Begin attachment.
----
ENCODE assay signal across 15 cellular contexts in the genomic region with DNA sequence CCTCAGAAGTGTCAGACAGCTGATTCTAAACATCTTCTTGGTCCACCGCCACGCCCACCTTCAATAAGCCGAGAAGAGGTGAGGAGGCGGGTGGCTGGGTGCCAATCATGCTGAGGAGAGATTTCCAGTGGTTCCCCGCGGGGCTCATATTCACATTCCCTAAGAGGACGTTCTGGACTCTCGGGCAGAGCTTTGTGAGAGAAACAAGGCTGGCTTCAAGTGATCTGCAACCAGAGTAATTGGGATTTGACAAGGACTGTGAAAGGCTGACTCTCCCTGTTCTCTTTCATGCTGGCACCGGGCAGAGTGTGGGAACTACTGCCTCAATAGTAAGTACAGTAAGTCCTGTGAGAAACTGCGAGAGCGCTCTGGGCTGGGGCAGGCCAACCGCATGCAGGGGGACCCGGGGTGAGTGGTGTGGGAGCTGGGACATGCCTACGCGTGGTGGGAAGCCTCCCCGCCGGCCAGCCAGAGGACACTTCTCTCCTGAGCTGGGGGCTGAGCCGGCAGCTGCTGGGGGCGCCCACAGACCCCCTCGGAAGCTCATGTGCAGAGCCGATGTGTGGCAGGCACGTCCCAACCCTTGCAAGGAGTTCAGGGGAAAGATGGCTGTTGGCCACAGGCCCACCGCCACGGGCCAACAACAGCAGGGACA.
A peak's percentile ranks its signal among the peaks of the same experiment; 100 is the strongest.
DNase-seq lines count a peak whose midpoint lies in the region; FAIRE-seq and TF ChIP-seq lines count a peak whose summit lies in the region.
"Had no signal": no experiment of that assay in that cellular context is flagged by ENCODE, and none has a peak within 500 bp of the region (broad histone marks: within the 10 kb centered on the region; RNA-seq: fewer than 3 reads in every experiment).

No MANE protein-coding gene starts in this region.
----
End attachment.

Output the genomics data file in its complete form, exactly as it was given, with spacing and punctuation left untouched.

ENCODE assay signal across 15 cellular contexts in the genomic region with DNA sequence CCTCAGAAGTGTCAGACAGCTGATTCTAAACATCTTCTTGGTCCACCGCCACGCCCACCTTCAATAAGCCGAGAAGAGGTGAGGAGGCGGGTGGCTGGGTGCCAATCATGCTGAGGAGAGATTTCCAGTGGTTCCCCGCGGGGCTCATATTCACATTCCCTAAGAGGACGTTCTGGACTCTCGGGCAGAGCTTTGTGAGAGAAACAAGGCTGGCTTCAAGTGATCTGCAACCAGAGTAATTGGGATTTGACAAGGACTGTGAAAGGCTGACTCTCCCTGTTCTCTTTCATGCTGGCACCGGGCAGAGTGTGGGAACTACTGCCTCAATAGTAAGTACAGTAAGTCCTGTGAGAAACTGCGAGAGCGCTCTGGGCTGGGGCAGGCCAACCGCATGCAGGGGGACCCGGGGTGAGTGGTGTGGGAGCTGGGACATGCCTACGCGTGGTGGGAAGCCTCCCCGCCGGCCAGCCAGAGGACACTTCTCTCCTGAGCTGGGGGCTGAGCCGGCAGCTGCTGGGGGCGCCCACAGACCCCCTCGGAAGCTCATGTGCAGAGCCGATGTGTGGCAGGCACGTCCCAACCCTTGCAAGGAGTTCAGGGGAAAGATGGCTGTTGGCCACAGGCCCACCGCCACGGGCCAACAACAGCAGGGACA.
A peak's percentile ranks its signal among the peaks of the same experiment; 100 is the strongest.
DNase-seq lines count a peak whose midpoint lies in the region; FAIRE-seq and TF ChIP-seq lines count a peak whose summit lies in the region.
"Had no signal": no experiment of that assay in that cellular context is flagged by ENCODE, and none has a peak within 500 bp of the region (broad histone marks: within the 10 kb centered on the region; RNA-seq: fewer than 3 reads in every experiment).

No MANE protein-coding gene starts in this region.